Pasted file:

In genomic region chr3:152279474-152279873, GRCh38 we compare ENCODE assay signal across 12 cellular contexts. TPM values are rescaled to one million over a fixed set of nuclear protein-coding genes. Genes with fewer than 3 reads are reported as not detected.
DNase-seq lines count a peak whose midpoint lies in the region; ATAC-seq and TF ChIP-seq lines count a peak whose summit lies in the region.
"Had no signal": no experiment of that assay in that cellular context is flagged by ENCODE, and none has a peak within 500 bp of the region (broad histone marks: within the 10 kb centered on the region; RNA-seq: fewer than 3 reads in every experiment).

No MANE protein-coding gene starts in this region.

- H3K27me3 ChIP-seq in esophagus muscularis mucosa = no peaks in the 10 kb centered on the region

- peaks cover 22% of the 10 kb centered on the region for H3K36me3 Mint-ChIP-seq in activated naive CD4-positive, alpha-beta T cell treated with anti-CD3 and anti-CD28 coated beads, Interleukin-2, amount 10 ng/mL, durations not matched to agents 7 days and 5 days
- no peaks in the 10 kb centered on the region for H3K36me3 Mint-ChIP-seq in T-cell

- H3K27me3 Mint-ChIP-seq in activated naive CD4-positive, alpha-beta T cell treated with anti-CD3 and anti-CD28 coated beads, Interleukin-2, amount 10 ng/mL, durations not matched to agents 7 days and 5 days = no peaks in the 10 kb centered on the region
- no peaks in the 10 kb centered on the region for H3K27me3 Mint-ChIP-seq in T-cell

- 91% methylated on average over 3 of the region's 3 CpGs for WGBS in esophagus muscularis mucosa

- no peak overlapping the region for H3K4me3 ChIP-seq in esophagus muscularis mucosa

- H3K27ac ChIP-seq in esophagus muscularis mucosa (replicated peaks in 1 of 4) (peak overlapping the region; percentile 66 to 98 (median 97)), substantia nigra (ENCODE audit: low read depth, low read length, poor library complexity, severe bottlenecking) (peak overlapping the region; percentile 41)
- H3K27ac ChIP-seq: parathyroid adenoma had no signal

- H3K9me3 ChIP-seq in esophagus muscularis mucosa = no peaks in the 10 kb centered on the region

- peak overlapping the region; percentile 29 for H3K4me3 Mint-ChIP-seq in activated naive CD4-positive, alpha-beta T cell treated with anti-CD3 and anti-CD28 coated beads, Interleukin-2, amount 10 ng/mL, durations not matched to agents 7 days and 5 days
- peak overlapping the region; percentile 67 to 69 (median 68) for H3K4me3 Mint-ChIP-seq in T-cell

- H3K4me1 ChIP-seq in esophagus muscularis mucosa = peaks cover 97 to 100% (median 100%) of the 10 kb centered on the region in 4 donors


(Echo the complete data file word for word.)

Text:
In genomic region chr3:152279474-152279873, GRCh38 we compare ENCODE assay signal across 12 cellular contexts. TPM values are rescaled to one million over a fixed set of nuclear protein-coding genes. Genes with fewer than 3 reads are reported as not detected.
DNase-seq lines count a peak whose midpoint lies in the region; ATAC-seq and TF ChIP-seq lines count a peak whose summit lies in the region.
"Had no signal": no experiment of that assay in that cellular context is flagged by ENCODE, and none has a peak within 500 bp of the region (broad histone marks: within the 10 kb centered on the region; RNA-seq: fewer than 3 reads in every experiment).

No MANE protein-coding gene starts in this region.

- H3K27me3 ChIP-seq in esophagus muscularis mucosa = no peaks in the 10 kb centered on the region

- peaks cover 22% of the 10 kb centered on the region for H3K36me3 Mint-ChIP-seq in activated naive CD4-positive, alpha-beta T cell treated with anti-CD3 and anti-CD28 coated beads, Interleukin-2, amount 10 ng/mL, durations not matched to agents 7 days and 5 days
- no peaks in the 10 kb centered on the region for H3K36me3 Mint-ChIP-seq in T-cell

- H3K27me3 Mint-ChIP-seq in activated naive CD4-positive, alpha-beta T cell treated with anti-CD3 and anti-CD28 coated beads, Interleukin-2, amount 10 ng/mL, durations not matched to agents 7 days and 5 days = no peaks in the 10 kb centered on the region
- no peaks in the 10 kb centered on the region for H3K27me3 Mint-ChIP-seq in T-cell

- 91% methylated on average over 3 of the region's 3 CpGs for WGBS in esophagus muscularis mucosa

- no peak overlapping the region for H3K4me3 ChIP-seq in esophagus muscularis mucosa

- H3K27ac ChIP-seq in esophagus muscularis mucosa (replicated peaks in 1 of 4) (peak overlapping the region; percentile 66 to 98 (median 97)), substantia nigra (ENCODE audit: low read depth, low read length, poor library complexity, severe bottlenecking) (peak overlapping the region; percentile 41)
- H3K27ac ChIP-seq: parathyroid adenoma had no signal

- H3K9me3 ChIP-seq in esophagus muscularis mucosa = no peaks in the 10 kb centered on the region

- peak overlapping the region; percentile 29 for H3K4me3 Mint-ChIP-seq in activated naive CD4-positive, alpha-beta T cell treated with anti-CD3 and anti-CD28 coated beads, Interleukin-2, amount 10 ng/mL, durations not matched to agents 7 days and 5 days
- peak overlapping the region; percentile 67 to 69 (median 68) for H3K4me3 Mint-ChIP-seq in T-cell

- H3K4me1 ChIP-seq in esophagus muscularis mucosa = peaks cover 97 to 100% (median 100%) of the 10 kb centered on the region in 4 donors